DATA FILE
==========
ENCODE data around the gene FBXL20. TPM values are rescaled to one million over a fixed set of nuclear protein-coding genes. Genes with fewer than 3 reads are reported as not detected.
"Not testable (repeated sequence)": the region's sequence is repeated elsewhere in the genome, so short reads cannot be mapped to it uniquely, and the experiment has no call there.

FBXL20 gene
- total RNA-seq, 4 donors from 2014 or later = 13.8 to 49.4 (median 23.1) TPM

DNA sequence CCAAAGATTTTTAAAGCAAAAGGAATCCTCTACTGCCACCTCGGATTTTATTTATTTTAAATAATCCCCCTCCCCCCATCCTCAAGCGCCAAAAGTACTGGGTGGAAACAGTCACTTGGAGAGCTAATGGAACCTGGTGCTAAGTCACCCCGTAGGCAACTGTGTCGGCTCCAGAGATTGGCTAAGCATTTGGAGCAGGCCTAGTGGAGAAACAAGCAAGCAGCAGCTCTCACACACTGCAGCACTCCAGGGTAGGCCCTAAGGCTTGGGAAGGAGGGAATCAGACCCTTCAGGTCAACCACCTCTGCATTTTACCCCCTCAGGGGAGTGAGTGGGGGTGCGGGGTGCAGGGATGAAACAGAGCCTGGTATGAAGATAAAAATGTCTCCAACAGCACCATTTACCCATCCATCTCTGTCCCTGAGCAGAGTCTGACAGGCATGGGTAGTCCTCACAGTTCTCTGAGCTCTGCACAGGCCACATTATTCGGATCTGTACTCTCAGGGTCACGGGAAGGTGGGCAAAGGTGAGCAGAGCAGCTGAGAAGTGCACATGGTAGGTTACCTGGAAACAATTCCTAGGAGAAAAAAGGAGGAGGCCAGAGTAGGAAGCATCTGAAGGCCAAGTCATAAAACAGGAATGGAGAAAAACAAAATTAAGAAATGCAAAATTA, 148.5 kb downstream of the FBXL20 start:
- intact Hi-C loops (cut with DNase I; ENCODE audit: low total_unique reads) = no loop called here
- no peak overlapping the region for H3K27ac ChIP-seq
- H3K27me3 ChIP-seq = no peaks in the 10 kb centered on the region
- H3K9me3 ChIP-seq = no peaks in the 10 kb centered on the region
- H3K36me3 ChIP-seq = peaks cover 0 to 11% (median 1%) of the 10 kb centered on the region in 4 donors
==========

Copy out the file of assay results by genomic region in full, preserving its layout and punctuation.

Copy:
ENCODE data around the gene FBXL20. TPM values are rescaled to one million over a fixed set of nuclear protein-coding genes. Genes with fewer than 3 reads are reported as not detected.
"Not testable (repeated sequence)": the region's sequence is repeated elsewhere in the genome, so short reads cannot be mapped to it uniquely, and the experiment has no call there.

FBXL20 gene
- total RNA-seq, 4 donors from 2014 or later = 13.8 to 49.4 (median 23.1) TPM

DNA sequence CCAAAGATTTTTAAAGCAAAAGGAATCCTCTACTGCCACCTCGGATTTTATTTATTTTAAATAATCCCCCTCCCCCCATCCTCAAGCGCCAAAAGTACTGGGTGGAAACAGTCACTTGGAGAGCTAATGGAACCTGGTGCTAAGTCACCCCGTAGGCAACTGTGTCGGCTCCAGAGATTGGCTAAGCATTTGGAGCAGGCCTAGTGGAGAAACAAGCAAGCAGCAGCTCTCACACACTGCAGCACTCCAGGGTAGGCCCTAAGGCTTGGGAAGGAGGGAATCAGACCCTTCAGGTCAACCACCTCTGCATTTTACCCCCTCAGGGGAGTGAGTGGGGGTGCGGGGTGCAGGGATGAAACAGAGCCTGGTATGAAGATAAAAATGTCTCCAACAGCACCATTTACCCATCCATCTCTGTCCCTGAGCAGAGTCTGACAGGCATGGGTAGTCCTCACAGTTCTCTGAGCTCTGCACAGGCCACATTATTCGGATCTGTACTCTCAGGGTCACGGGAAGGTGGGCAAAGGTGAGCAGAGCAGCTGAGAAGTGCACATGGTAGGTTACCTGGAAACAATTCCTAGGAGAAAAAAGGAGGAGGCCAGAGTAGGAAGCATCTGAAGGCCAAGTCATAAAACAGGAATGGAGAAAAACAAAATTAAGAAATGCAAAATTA, 148.5 kb downstream of the FBXL20 start:
- intact Hi-C loops (cut with DNase I; ENCODE audit: low total_unique reads) = no loop called here
- no peak overlapping the region for H3K27ac ChIP-seq
- H3K27me3 ChIP-seq = no peaks in the 10 kb centered on the region
- H3K9me3 ChIP-seq = no peaks in the 10 kb centered on the region
- H3K36me3 ChIP-seq = peaks cover 0 to 11% (median 1%) of the 10 kb centered on the region in 4 donors